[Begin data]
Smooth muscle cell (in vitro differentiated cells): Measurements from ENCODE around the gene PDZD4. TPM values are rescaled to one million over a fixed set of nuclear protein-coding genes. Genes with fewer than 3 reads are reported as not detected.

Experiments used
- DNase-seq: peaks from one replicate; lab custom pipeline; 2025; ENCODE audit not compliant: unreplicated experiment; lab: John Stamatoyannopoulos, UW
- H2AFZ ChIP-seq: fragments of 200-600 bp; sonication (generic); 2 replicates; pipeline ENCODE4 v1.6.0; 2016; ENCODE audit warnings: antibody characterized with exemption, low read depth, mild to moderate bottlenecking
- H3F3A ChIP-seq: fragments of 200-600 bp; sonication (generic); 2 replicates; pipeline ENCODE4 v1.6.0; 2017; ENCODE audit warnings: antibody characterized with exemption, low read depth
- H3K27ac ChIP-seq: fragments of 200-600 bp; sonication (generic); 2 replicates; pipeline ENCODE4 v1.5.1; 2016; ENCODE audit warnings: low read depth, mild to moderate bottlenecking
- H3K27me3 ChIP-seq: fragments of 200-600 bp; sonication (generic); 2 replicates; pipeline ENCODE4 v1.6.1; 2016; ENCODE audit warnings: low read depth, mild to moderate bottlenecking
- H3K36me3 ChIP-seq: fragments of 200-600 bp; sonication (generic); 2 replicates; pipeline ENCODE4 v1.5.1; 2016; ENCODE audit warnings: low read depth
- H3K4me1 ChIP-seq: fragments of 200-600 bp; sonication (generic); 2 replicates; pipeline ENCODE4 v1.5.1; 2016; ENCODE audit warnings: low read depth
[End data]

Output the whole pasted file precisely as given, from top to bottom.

Smooth muscle cell (in vitro differentiated cells): Measurements from ENCODE around the gene PDZD4. TPM values are rescaled to one million over a fixed set of nuclear protein-coding genes. Genes with fewer than 3 reads are reported as not detected.

Experiments used
- DNase-seq: peaks from one replicate; lab custom pipeline; 2025; ENCODE audit not compliant: unreplicated experiment; lab: John Stamatoyannopoulos, UW
- H2AFZ ChIP-seq: fragments of 200-600 bp; sonication (generic); 2 replicates; pipeline ENCODE4 v1.6.0; 2016; ENCODE audit warnings: antibody characterized with exemption, low read depth, mild to moderate bottlenecking
- H3F3A ChIP-seq: fragments of 200-600 bp; sonication (generic); 2 replicates; pipeline ENCODE4 v1.6.0; 2017; ENCODE audit warnings: antibody characterized with exemption, low read depth
- H3K27ac ChIP-seq: fragments of 200-600 bp; sonication (generic); 2 replicates; pipeline ENCODE4 v1.5.1; 2016; ENCODE audit warnings: low read depth, mild to moderate bottlenecking
- H3K27me3 ChIP-seq: fragments of 200-600 bp; sonication (generic); 2 replicates; pipeline ENCODE4 v1.6.1; 2016; ENCODE audit warnings: low read depth, mild to moderate bottlenecking
- H3K36me3 ChIP-seq: fragments of 200-600 bp; sonication (generic); 2 replicates; pipeline ENCODE4 v1.5.1; 2016; ENCODE audit warnings: low read depth
- H3K4me1 ChIP-seq: fragments of 200-600 bp; sonication (generic); 2 replicates; pipeline ENCODE4 v1.5.1; 2016; ENCODE audit warnings: low read depth